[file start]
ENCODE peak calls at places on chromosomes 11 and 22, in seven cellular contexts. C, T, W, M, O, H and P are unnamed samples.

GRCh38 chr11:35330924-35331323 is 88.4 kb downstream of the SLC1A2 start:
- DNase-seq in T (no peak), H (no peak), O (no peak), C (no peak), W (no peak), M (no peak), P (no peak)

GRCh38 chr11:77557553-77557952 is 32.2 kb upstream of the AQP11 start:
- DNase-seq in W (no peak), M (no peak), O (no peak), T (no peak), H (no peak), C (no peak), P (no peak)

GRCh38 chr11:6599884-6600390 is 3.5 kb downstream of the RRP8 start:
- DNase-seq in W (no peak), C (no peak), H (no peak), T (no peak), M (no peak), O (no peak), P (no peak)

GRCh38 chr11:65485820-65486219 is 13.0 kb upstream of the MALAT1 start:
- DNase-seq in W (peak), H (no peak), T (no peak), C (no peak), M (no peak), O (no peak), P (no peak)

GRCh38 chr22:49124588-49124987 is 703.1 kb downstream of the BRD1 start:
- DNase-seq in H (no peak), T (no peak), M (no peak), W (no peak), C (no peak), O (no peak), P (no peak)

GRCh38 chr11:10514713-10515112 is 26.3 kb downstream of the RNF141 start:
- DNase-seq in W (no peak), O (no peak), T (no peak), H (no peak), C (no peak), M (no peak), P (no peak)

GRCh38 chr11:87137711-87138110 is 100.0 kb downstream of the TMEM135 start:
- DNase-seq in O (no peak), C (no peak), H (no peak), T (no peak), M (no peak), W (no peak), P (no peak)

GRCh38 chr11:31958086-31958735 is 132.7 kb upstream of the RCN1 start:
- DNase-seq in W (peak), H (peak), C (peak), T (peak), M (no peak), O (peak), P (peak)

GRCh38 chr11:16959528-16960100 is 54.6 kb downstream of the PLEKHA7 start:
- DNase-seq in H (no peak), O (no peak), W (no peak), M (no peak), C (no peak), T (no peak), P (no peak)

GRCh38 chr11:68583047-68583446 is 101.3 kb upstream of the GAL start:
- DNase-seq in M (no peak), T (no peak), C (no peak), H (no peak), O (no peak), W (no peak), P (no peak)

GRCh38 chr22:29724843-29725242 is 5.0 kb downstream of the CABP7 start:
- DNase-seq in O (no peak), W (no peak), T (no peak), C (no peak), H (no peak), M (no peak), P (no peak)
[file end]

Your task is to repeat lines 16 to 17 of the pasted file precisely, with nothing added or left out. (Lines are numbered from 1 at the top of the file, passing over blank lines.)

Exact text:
GRCh38 chr11:31958086-31958735 is 132.7 kb upstream of the RCN1 start:
- DNase-seq in W (peak), H (peak), C (peak), T (peak), M (no peak), O (peak), P (peak)